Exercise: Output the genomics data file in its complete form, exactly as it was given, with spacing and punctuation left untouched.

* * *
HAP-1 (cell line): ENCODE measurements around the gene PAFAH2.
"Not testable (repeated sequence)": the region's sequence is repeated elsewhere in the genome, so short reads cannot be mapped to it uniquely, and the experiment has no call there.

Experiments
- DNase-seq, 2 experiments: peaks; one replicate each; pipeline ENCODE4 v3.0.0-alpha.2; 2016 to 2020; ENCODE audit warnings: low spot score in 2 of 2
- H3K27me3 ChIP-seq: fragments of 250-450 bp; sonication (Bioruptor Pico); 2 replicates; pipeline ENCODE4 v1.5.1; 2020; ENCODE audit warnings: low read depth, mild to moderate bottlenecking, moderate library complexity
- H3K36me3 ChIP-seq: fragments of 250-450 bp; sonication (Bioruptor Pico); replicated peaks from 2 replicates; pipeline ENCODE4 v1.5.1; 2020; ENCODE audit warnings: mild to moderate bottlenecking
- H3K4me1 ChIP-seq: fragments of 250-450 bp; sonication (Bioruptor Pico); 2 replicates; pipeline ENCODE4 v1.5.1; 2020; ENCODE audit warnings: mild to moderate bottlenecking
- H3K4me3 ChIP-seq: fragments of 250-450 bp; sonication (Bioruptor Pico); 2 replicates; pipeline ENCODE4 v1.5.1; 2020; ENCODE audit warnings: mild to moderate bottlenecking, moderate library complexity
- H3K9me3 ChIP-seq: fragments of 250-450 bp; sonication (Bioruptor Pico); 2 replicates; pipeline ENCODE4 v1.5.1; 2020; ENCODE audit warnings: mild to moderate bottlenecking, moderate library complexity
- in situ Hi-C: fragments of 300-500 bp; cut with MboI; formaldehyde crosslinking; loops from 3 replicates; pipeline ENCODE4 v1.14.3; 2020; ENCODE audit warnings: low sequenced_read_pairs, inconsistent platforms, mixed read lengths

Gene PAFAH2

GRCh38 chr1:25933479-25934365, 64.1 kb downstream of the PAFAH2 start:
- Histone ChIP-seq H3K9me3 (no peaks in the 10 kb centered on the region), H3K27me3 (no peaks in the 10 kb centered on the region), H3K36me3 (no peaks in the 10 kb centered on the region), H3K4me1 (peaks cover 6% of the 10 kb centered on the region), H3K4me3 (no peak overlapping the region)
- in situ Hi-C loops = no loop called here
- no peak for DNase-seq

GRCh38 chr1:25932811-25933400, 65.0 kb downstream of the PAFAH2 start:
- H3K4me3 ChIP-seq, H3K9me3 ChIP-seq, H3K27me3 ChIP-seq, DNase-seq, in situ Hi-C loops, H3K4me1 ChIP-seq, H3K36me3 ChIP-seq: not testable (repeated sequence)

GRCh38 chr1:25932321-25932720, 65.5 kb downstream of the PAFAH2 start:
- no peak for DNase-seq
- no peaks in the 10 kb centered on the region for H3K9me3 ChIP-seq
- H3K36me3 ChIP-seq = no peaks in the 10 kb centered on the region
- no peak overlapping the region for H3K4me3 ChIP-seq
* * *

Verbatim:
HAP-1 (cell line): ENCODE measurements around the gene PAFAH2.
"Not testable (repeated sequence)": the region's sequence is repeated elsewhere in the genome, so short reads cannot be mapped to it uniquely, and the experiment has no call there.

Experiments
- DNase-seq, 2 experiments: peaks; one replicate each; pipeline ENCODE4 v3.0.0-alpha.2; 2016 to 2020; ENCODE audit warnings: low spot score in 2 of 2
- H3K27me3 ChIP-seq: fragments of 250-450 bp; sonication (Bioruptor Pico); 2 replicates; pipeline ENCODE4 v1.5.1; 2020; ENCODE audit warnings: low read depth, mild to moderate bottlenecking, moderate library complexity
- H3K36me3 ChIP-seq: fragments of 250-450 bp; sonication (Bioruptor Pico); replicated peaks from 2 replicates; pipeline ENCODE4 v1.5.1; 2020; ENCODE audit warnings: mild to moderate bottlenecking
- H3K4me1 ChIP-seq: fragments of 250-450 bp; sonication (Bioruptor Pico); 2 replicates; pipeline ENCODE4 v1.5.1; 2020; ENCODE audit warnings: mild to moderate bottlenecking
- H3K4me3 ChIP-seq: fragments of 250-450 bp; sonication (Bioruptor Pico); 2 replicates; pipeline ENCODE4 v1.5.1; 2020; ENCODE audit warnings: mild to moderate bottlenecking, moderate library complexity
- H3K9me3 ChIP-seq: fragments of 250-450 bp; sonication (Bioruptor Pico); 2 replicates; pipeline ENCODE4 v1.5.1; 2020; ENCODE audit warnings: mild to moderate bottlenecking, moderate library complexity
- in situ Hi-C: fragments of 300-500 bp; cut with MboI; formaldehyde crosslinking; loops from 3 replicates; pipeline ENCODE4 v1.14.3; 2020; ENCODE audit warnings: low sequenced_read_pairs, inconsistent platforms, mixed read lengths

Gene PAFAH2

GRCh38 chr1:25933479-25934365, 64.1 kb downstream of the PAFAH2 start:
- Histone ChIP-seq H3K9me3 (no peaks in the 10 kb centered on the region), H3K27me3 (no peaks in the 10 kb centered on the region), H3K36me3 (no peaks in the 10 kb centered on the region), H3K4me1 (peaks cover 6% of the 10 kb centered on the region), H3K4me3 (no peak overlapping the region)
- in situ Hi-C loops = no loop called here
- no peak for DNase-seq

GRCh38 chr1:25932811-25933400, 65.0 kb downstream of the PAFAH2 start:
- H3K4me3 ChIP-seq, H3K9me3 ChIP-seq, H3K27me3 ChIP-seq, DNase-seq, in situ Hi-C loops, H3K4me1 ChIP-seq, H3K36me3 ChIP-seq: not testable (repeated sequence)

GRCh38 chr1:25932321-25932720, 65.5 kb downstream of the PAFAH2 start:
- no peak for DNase-seq
- no peaks in the 10 kb centered on the region for H3K9me3 ChIP-seq
- H3K36me3 ChIP-seq = no peaks in the 10 kb centered on the region
- no peak overlapping the region for H3K4me3 ChIP-seq